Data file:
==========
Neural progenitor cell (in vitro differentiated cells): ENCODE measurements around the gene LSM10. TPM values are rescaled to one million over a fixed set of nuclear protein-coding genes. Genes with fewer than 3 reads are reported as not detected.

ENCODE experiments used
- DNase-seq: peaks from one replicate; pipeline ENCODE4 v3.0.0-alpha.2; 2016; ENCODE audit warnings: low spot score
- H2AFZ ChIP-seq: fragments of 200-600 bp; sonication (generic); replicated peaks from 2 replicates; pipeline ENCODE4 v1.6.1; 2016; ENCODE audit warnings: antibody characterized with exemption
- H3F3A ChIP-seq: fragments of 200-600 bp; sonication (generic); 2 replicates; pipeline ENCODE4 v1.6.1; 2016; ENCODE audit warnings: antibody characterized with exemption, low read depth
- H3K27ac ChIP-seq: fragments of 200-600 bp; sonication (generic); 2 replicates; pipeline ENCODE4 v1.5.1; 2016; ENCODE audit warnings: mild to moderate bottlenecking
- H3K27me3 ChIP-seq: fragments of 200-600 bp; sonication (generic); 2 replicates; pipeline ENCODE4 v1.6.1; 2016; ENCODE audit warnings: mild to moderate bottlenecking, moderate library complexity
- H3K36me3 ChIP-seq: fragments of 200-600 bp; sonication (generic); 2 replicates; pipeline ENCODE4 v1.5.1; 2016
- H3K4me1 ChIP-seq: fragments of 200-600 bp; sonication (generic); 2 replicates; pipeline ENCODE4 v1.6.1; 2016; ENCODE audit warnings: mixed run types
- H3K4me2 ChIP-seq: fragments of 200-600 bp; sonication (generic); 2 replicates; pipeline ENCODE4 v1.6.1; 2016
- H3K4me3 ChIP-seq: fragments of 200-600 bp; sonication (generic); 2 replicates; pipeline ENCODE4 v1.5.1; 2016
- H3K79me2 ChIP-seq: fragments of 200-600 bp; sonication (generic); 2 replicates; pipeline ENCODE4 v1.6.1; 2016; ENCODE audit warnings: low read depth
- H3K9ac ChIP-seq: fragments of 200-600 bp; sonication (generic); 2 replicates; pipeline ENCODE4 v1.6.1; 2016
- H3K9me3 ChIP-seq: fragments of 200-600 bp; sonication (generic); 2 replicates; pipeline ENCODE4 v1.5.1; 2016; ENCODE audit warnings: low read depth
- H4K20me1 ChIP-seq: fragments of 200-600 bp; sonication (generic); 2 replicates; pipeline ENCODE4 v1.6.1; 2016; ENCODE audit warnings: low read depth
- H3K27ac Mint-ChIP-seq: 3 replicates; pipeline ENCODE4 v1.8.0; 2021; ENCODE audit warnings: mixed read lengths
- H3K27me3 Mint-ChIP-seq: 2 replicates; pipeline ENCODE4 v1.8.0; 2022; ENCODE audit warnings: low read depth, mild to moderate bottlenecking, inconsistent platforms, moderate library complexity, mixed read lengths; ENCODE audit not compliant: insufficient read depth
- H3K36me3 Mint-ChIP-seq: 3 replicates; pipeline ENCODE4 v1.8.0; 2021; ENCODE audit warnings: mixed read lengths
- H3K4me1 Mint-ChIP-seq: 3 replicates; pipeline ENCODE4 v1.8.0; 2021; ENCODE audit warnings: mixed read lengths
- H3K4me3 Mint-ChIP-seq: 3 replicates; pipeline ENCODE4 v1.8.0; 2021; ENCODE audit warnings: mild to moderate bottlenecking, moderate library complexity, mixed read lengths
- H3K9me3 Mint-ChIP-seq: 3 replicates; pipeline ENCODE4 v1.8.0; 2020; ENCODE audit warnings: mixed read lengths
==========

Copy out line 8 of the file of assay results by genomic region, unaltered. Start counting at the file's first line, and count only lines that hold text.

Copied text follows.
- H3K36me3 ChIP-seq: fragments of 200-600 bp; sonication (generic); 2 replicates; pipeline ENCODE4 v1.5.1; 2016